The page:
Time to head to another Malaysian dive destination, my third one since getting my license. Honestly, I have never heard of Pulau Tenggol, or Tenggol Island, until a friend invited me to join her dive group for a dive adventure to the island. Since I have been going for dive holidays solo all this while, I thought, why not? It’d be nice to experience the underwater with a group of friends.
About Pulau Tenggol
Pulau Tenggol, located off the east coast of Malaysia; is less known than the other neighbouring islands like Pulau Redang, Pulau Perhentian or Pulau Tioman. It is reachable by ferry from the jetty in the town of Kuala Dungun, in the Terengganu state.
This small island only measures about 3km in length, with the longest width at 2km– and is most parts rocky with towering cliffs and vegetation.
Most people do not know about this island as it was previously uninhabited; until three small resorts were set up on its main stretch of beach. However, it is popular amongst the diving community as it offers almost untouched and pristine corals, even along the beachfront; and is teeming with marine life.
Bear in mind though– if you decide to visit Pulau Tenggol, there is literally nothing to do there, but dive and bask under the sun on its golden (but sand fly-filled) sand. However, if you arrive with a group of friends… things can be very different.
Starting from the capital of Kuala Lumpur, we began the 6-hour journey just after midnight; and arrived at Kuala Dungun early in the morning. After a quick breakfast in town, we headed for the jetty– which was not really a jetty, just a pretty run down concrete area to board the boat to our resort. From there, we got on the small speed boat (arranged by the resort) for an hour ride to Pulau Tenggol.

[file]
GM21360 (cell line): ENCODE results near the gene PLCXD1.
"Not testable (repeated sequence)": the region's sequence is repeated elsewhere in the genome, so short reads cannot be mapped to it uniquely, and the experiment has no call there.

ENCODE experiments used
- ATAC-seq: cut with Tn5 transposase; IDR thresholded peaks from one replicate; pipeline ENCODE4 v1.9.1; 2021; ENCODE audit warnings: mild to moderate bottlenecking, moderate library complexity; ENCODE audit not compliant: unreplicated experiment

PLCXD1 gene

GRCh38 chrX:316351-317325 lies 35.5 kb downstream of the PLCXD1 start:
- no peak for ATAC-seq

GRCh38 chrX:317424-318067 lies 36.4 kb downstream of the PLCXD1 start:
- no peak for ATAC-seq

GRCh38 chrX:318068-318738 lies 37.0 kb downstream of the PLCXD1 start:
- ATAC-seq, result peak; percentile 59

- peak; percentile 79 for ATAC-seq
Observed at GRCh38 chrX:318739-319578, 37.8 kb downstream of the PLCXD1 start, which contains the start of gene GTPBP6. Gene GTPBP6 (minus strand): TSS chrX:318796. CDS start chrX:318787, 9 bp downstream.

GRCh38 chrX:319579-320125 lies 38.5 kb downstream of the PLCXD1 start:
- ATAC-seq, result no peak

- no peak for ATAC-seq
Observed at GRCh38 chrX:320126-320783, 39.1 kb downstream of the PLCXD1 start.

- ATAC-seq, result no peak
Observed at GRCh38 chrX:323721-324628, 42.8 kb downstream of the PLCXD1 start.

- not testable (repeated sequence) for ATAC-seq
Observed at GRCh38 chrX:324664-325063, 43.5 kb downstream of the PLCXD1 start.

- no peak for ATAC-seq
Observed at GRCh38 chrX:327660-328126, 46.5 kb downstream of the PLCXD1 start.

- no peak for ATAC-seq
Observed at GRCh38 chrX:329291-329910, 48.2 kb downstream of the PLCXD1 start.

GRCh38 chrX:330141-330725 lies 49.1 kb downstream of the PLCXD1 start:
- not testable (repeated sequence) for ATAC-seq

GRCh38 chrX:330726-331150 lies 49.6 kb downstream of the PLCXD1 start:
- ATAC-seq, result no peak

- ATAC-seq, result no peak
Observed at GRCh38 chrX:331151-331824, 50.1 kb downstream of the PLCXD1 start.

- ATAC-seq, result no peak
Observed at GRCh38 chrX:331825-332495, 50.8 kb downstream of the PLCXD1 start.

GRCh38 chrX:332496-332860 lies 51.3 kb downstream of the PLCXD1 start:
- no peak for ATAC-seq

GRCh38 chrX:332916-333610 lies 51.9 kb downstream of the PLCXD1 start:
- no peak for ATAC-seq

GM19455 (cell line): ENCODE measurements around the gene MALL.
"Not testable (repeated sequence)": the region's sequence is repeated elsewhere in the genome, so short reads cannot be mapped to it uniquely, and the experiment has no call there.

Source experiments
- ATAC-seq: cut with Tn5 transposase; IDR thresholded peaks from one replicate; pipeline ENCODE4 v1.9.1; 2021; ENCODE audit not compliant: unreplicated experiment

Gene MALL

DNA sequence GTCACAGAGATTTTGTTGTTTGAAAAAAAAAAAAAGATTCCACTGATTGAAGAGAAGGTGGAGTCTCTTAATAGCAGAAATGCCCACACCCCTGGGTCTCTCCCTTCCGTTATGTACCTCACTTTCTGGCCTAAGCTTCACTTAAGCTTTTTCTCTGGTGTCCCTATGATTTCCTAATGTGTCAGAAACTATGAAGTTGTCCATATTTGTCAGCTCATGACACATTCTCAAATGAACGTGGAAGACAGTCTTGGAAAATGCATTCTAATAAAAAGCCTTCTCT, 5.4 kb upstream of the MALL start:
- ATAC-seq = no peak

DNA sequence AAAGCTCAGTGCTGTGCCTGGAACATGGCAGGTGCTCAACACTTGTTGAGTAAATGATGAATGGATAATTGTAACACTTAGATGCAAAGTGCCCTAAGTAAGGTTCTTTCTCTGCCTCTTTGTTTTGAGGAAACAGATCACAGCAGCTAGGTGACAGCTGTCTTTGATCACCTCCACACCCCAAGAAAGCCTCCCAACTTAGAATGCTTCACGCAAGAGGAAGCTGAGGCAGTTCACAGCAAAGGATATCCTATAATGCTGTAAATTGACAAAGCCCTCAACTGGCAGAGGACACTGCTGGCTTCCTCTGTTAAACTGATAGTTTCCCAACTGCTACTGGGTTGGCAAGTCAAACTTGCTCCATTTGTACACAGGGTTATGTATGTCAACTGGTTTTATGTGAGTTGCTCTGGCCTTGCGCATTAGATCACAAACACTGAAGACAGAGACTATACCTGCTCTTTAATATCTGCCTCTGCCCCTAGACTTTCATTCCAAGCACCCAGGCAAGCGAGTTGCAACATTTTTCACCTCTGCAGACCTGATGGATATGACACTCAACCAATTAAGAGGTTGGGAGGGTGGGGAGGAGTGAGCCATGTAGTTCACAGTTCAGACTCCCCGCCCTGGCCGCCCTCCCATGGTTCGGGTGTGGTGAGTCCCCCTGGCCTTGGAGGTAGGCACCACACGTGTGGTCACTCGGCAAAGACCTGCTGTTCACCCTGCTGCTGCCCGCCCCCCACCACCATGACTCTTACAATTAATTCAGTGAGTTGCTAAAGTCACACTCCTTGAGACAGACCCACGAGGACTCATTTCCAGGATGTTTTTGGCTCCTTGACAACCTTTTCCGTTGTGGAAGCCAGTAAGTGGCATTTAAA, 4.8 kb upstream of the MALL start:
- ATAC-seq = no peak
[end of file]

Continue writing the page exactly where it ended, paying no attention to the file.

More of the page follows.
If you get seasick easily (like I do)– it’s best to be ready with some pills to make the ride slightly more bearable.
Tenggol Island Beach Resort
Tucked within the shade of the trees fringing the beachfront on the west side of Pulau Tenggol; the Tenggol Island Beach Resort is a no-frills, backpacker-style chalet resort, one in three resorts along the beach. It provides all-inclusive accommodations in its wooden chalets, and a recently added bricked building.
The food offered in its cafeteria is basic Malaysian cuisine of rice, meat and vegetables– nothing fancy, just good enough to fill the tummy. If you need to snack, bring your own munchies and tidbits. There are no convenience stores or ATM machines on the island.
The island is secluded, empty and quiet. And despite the abundance of sand-flies that left me with spotty scars; I enjoyed lazing on the verandah with the sea as my view, swinging on the hammock under the warm sun, calm night walks on the beach, and wading into the sea under the moonlight– accompanied by great conversation and even better company. What I enjoyed most though, was waking up to the gentle call of the waves on a breezy, misty morning.
I answer it the best way I know how– by preparing for my first dive of the day!
Diving in Tenggol
The Tenggol Island Dive Resort has its own fully-equipped dive center. However, the dive group I was with had our own certified instructor and divemaster who were familiar with the dive sites around the island. They led and assisted the group for the entire course of our dive on the island. We just borrowed the base for storage, kit-ups and air tank rentals.
The rates at the dive center range from RM65-95 per dive with a divemaster; depending on shore, boat or night dives– and they are usually packaged together with the stay.
Pulau Tenggol is popular for its clear visibility and abundant marine life– unfortunately for me though, during this visit to the island at the end of June, visibility was really bad. The waves were really strong as well, and that hindered us from going to the dive sites on the other side of the island. However, no matter what nature throws at us; diving is diving, and I always enjoy and appreciate every single successful dive.